Instructor:
    Brian Fauteux
Time
    F - 9:00-12:00

 

This course investigates the various relationships between cities and their local musical activity. It considers the ways in which local identities and popular histories are shaped by music cultures (and vice versa). Drawing on a number of interdisciplinary theoretical and conceptual frameworks for studying local music (including popular music studies, media studies, cultural studies, and cultural geography) this course explores issues and themes such as: the transition from subcultural studies to music scene studies; cultural and municipal policies for local music; the cultural histories of specific music scenes; the role of music in branding “creative cities;” the ways in which music can be a force for forming localized social movements; the role of cities in shaping the sound and lyrics of songs; and, technology and global/translocal scenes. Students will be required to participate frequently throughout the course and to reflect critically on their own experience of music scenes (both here in Edmonton and beyond). We will also regularly evaluate the representation and documentation of local music scenes through a variety of texts (including documentaries, television shows, news stories, and so forth).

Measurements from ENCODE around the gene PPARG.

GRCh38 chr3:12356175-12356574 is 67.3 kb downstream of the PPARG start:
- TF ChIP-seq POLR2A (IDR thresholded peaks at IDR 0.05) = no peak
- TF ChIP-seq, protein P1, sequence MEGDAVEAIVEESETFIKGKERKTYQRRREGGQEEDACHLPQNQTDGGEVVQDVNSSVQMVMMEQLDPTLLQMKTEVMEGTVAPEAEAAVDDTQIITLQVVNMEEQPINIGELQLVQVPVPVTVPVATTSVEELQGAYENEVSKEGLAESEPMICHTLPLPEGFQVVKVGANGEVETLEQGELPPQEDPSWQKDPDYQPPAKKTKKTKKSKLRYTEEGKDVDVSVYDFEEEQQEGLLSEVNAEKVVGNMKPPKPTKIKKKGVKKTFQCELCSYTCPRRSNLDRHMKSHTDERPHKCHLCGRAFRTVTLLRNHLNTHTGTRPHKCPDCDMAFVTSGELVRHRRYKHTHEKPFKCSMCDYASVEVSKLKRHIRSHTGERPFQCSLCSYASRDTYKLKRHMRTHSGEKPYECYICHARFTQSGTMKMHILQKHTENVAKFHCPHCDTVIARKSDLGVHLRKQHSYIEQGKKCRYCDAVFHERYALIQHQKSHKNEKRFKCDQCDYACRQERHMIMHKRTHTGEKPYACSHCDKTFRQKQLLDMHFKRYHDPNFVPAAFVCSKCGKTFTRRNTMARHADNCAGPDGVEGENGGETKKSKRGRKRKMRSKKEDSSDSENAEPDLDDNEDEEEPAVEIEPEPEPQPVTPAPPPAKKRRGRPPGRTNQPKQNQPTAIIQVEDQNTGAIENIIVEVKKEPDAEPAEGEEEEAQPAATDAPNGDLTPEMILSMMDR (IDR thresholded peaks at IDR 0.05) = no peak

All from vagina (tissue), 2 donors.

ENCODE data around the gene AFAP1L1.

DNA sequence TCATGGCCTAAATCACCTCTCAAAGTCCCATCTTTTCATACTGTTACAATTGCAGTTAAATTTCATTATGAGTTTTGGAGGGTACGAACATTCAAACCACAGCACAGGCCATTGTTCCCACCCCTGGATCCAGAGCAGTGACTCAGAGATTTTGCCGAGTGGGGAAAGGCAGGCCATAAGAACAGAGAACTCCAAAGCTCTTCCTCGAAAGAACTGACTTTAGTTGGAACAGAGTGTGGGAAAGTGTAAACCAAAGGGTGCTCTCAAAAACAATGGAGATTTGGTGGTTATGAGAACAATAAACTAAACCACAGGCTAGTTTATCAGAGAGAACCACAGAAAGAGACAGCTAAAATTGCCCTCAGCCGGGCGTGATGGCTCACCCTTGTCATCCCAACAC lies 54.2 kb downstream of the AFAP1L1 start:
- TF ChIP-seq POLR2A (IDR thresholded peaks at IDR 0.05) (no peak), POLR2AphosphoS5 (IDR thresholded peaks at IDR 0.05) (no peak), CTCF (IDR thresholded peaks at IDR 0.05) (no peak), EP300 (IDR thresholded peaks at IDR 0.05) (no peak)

Winter 2020 

 

MUSIC 445 - Electroacoustic Music

Instructor:
    Scott Smallwood
Time:
    TR 11:00 - 12:20

 

This course is an introduction to electroacoustic music, including an explanation of that term!  The course will explore the history, development, repertoire, artworks, and cultural movements around the rise of electronic/digital technologies in music and the sonic arts.  Through a combination of lecture, listening, in-class demos, and studio work, students will gain an overview of the wide varieties of sounds, technologies, and ideas that have shaped electroacoustic music since the 1950s.  This course is not merely "how to use technology course,” rather, it is a course in which students will work together, and creatively, to understand the diverse world of this music.  Students will be expected to do creative work, including a final compositional project, which will be presented in a public concert.

 

MUSIC 470/471/570/571 - Compositional Tutorials

Instructor:
     Scott Smallwood, Mark Hannesson
Time: 
     TBA